>> i think it should be released. i think it should have been released immediately. and i think this is the case around the country. i know the attorneys for the family in charlotte has taken a more cautious view, but i think that when the public feels that there's transparency, that's the idea of saying we want body cameras. it's so that the public will be able to see. it also protects the police if, in fact, the police have done nothing that is questionable. >> well, it also removes the element of volatility and the suspicions that you were talking about before. and the suspicions breathes the volatility of what we saw last night on the streets. if the video is damning, having it out there lessens the chances of things happening. >> and i don't condone violence in any circumstance, but we understand the frustration, which now also may a reach a different kind of conversation, with tulsa charging, i can see people in charlotte saying, wait a minute, what is the problem? >> right, what do you think -- how do you think if the tape
were released and the tape were to show -- mr. scott, right, keith lamont scott, if he were holding a gun, as police have claimed, how would that change the narrative? >> i think it changes the narrative that a lot of people will say, fine, that there's nothing here, but there's still an institutional problem, because there is not the first case in charlotte. some will, no matter what happened, be angry, because of the delay but i also think that they put themselves in a very precarious position by not coming forward quickly, because now, every one will always question, well, why did it take you so long to release the tape? and i think these are the kind of things that we want to hear the candidates talk about. particularly when you have donald trump now entering stop and frisk to the dialogue, which -- i mean, to the political dialogue, which was found not only by those of us that led the protest and the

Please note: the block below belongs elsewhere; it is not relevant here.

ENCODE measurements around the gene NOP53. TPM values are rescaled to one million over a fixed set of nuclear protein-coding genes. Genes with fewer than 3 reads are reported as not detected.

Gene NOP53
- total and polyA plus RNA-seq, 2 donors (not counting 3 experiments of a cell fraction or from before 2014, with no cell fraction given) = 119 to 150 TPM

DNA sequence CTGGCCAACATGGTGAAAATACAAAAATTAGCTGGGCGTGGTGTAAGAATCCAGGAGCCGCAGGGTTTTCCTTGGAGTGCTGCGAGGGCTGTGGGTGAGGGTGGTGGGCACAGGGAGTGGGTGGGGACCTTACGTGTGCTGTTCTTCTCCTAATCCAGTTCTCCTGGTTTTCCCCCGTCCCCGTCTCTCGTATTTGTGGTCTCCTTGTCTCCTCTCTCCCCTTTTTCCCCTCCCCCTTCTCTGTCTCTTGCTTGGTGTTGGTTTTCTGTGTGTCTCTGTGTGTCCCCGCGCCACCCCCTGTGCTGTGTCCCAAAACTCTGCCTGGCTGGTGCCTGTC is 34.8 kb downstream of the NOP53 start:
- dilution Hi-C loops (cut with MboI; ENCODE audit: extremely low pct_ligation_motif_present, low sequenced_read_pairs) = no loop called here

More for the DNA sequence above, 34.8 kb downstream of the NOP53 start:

marches in new york to get rid of stop and frisk, a federal judge said it was discriminatory and unconstitutional in his hometown. and this becomes his criminal justice police position. >> i want to come back to trump and pence in a minute. but i want to go back even further than that to a comment you made earlier about, this is a case where you have a black officer and a black victim, and you made a point that there's an institutional problem here. this is ant racial problem or the racial problem is subsumed in a broader institutional -- >> about racism. >> say more about that. >> i think the institutional problem is, where you set up where police seem to operate, where they are outside of the transparency and scrutiny that gives the community confidence, that they are there as their partner, not there as some occupied force, black or white. and they have this blue wall of silence we call in new york, that we're going to protect each
other, rather than we're there to uphold the law. that's an institutional problem. black cops operate in black communities differently than they do in white communities. you have to ask yourself if that same black officer that killed scott, if he was in a white area in north carolina and saw a white, he says, with a gun, and i don't know if scott had a gun or not, would he not have asked that guy, do you have a permit for a gun, because you can carry guns in north carolina? why would she shoot? and i think that those are the questions that lead to a lot of the protests and, unfortunately, to violence. >> you know, in both -- in terms of the terrorist incidents that have happened here, particularly since what happened here in new jersey and new york, people have talked about the notion that there's a -- kind of a shoot to wound, as opposed to shoot to kill in certain circumstances. in other situations, we seem to have more of a shot to kill phenomenon. do you see there's a dichotomy between those two, and just talk about that and how the police approach, not just being quick